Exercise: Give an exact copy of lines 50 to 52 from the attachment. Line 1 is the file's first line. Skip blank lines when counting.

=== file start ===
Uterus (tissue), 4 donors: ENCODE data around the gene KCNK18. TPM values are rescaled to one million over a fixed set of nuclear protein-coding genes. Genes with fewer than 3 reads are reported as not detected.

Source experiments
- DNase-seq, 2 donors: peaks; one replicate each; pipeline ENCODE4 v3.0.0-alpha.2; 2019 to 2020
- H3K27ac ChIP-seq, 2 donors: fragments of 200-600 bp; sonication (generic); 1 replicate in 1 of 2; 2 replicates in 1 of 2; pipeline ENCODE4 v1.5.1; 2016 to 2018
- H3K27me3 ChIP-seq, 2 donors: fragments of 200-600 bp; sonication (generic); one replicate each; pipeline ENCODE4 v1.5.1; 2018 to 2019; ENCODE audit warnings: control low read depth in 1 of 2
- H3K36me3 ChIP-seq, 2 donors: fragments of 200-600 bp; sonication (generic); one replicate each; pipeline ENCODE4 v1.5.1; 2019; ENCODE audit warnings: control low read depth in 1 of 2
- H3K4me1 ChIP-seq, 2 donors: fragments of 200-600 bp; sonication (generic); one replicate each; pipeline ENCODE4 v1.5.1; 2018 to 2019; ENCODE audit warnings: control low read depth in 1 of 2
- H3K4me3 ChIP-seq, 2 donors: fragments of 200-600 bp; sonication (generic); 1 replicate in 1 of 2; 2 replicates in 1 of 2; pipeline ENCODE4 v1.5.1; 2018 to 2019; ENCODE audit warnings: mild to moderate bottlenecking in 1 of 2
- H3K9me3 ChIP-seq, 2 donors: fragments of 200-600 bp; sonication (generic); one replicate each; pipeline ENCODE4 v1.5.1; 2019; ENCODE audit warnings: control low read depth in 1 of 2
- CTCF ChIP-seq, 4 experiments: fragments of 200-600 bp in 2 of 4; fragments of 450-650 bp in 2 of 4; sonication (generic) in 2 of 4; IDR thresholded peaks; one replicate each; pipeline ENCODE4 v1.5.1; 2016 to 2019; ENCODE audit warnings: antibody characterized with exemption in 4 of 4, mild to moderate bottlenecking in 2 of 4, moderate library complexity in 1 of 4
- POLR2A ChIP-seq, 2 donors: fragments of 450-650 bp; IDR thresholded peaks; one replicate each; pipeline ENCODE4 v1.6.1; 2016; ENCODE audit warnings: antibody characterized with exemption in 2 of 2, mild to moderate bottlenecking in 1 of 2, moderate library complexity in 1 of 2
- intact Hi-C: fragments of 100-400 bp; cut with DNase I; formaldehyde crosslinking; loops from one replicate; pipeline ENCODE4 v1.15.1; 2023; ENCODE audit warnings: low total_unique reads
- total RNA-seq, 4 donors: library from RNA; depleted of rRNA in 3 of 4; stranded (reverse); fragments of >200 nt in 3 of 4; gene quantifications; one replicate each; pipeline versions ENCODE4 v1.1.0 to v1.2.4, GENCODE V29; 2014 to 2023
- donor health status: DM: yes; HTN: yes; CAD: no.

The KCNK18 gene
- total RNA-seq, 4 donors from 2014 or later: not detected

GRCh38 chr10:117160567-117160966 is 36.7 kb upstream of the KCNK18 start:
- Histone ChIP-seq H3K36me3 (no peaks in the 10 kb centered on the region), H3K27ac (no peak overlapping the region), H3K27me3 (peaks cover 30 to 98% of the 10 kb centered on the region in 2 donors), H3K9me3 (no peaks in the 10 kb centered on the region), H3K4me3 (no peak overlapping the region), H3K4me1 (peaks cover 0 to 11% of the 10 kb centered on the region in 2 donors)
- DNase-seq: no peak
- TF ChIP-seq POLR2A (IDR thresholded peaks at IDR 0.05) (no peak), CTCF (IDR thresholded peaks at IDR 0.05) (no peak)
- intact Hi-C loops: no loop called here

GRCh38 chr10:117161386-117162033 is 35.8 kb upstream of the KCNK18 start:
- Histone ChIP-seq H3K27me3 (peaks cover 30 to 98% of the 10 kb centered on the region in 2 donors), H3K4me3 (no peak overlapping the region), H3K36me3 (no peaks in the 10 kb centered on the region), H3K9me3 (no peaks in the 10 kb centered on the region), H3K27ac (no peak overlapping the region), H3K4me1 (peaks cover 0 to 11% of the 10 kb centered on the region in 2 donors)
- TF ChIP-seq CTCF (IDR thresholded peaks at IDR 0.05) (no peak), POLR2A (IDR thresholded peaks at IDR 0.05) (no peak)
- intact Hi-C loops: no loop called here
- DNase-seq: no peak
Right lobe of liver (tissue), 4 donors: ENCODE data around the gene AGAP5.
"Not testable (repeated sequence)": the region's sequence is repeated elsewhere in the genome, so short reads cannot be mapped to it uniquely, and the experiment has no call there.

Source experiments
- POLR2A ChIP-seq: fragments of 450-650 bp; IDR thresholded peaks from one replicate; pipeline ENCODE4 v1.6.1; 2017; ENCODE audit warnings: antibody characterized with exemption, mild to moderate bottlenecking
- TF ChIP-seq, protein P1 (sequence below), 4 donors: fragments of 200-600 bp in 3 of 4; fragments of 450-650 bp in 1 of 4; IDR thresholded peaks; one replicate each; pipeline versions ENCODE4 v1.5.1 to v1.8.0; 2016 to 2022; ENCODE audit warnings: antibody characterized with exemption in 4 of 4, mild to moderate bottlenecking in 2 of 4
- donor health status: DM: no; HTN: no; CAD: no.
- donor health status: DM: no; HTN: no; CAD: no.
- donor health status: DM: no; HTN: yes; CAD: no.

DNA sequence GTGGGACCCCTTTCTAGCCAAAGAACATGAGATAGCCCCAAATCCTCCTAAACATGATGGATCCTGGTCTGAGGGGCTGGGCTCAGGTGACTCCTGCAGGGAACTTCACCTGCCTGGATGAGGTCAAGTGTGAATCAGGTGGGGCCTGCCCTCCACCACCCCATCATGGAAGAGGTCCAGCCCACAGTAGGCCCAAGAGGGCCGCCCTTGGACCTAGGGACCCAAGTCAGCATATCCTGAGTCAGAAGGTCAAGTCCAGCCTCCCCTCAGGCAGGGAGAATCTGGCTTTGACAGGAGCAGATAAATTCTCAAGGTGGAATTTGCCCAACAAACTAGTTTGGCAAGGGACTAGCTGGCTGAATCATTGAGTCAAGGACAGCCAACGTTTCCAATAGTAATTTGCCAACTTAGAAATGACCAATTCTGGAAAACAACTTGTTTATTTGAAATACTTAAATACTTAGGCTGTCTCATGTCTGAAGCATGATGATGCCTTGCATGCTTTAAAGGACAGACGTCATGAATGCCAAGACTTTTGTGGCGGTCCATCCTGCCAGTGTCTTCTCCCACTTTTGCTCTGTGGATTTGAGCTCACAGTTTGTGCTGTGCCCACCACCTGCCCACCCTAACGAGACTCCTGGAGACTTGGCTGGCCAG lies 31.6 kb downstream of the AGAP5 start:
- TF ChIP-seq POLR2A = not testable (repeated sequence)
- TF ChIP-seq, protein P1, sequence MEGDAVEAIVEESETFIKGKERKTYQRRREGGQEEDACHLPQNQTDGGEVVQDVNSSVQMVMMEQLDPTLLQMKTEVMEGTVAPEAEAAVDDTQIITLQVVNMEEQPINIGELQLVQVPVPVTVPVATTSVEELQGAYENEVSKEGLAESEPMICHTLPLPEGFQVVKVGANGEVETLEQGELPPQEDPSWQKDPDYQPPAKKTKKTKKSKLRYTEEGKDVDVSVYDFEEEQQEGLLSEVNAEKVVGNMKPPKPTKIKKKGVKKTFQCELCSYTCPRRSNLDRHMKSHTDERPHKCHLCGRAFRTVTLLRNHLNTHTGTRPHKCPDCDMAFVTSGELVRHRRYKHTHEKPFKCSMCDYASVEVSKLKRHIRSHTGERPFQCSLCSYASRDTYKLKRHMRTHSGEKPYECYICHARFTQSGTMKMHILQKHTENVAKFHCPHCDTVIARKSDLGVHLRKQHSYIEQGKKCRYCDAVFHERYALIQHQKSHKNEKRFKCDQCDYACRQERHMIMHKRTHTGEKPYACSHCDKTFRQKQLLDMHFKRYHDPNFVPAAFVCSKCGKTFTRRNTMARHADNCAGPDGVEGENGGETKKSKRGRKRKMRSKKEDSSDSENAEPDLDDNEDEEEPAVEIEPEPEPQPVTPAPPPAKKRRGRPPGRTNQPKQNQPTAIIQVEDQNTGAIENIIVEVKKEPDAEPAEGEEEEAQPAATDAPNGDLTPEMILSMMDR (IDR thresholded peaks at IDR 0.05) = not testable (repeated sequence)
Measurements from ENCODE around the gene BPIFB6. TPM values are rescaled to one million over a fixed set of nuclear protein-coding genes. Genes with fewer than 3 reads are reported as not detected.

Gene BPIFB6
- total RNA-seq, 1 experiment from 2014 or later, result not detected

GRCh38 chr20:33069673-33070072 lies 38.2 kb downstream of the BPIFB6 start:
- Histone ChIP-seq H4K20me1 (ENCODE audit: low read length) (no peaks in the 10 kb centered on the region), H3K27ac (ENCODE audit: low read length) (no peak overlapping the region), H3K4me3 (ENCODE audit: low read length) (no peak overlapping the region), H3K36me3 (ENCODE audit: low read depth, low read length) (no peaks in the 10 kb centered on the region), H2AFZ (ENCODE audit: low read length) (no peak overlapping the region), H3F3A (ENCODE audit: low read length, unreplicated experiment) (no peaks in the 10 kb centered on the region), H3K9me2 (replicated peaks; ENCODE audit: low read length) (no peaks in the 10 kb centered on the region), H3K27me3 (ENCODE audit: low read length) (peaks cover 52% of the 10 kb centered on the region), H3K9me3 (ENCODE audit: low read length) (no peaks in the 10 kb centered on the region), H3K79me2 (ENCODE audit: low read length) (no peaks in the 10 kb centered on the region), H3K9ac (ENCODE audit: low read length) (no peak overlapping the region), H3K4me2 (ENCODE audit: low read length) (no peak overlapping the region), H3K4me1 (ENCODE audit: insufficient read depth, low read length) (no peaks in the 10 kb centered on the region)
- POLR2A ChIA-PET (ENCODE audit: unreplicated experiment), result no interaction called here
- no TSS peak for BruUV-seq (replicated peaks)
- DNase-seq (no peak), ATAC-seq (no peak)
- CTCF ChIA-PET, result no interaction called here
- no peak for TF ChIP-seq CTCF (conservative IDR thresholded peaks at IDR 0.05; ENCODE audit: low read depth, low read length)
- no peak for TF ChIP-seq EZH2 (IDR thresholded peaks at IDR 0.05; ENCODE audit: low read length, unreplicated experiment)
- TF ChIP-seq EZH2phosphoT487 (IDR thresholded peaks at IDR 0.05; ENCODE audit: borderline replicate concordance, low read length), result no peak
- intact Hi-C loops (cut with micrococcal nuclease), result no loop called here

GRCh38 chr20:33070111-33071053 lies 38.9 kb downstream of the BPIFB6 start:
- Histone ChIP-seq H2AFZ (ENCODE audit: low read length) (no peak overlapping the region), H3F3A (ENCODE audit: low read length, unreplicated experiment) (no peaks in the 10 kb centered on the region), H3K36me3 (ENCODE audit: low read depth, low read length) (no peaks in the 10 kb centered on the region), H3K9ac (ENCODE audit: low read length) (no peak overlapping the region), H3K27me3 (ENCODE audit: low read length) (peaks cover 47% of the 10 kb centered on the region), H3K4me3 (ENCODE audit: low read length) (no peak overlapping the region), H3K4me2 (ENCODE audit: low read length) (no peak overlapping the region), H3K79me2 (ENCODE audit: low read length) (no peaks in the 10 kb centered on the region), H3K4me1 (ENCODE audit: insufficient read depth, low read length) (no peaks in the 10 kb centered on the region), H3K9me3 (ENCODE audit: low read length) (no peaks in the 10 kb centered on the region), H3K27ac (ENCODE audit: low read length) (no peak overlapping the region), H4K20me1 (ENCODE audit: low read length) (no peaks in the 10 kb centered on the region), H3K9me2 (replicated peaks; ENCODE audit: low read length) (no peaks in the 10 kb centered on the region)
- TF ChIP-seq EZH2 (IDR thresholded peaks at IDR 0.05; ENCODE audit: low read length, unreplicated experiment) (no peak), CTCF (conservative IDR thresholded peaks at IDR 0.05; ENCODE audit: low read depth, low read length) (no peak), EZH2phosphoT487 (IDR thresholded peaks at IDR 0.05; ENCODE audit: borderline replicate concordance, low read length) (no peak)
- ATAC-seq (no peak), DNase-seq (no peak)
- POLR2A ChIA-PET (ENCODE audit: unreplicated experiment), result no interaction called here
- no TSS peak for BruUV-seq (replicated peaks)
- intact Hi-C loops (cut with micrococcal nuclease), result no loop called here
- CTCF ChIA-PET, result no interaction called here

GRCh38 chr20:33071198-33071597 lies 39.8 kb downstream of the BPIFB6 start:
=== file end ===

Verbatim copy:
- intact Hi-C loops (cut with micrococcal nuclease), result no loop called here

GRCh38 chr20:33070111-33071053 lies 38.9 kb downstream of the BPIFB6 start:
- Histone ChIP-seq H2AFZ (ENCODE audit: low read length) (no peak overlapping the region), H3F3A (ENCODE audit: low read length, unreplicated experiment) (no peaks in the 10 kb centered on the region), H3K36me3 (ENCODE audit: low read depth, low read length) (no peaks in the 10 kb centered on the region), H3K9ac (ENCODE audit: low read length) (no peak overlapping the region), H3K27me3 (ENCODE audit: low read length) (peaks cover 47% of the 10 kb centered on the region), H3K4me3 (ENCODE audit: low read length) (no peak overlapping the region), H3K4me2 (ENCODE audit: low read length) (no peak overlapping the region), H3K79me2 (ENCODE audit: low read length) (no peaks in the 10 kb centered on the region), H3K4me1 (ENCODE audit: insufficient read depth, low read length) (no peaks in the 10 kb centered on the region), H3K9me3 (ENCODE audit: low read length) (no peaks in the 10 kb centered on the region), H3K27ac (ENCODE audit: low read length) (no peak overlapping the region), H4K20me1 (ENCODE audit: low read length) (no peaks in the 10 kb centered on the region), H3K9me2 (replicated peaks; ENCODE audit: low read length) (no peaks in the 10 kb centered on the region)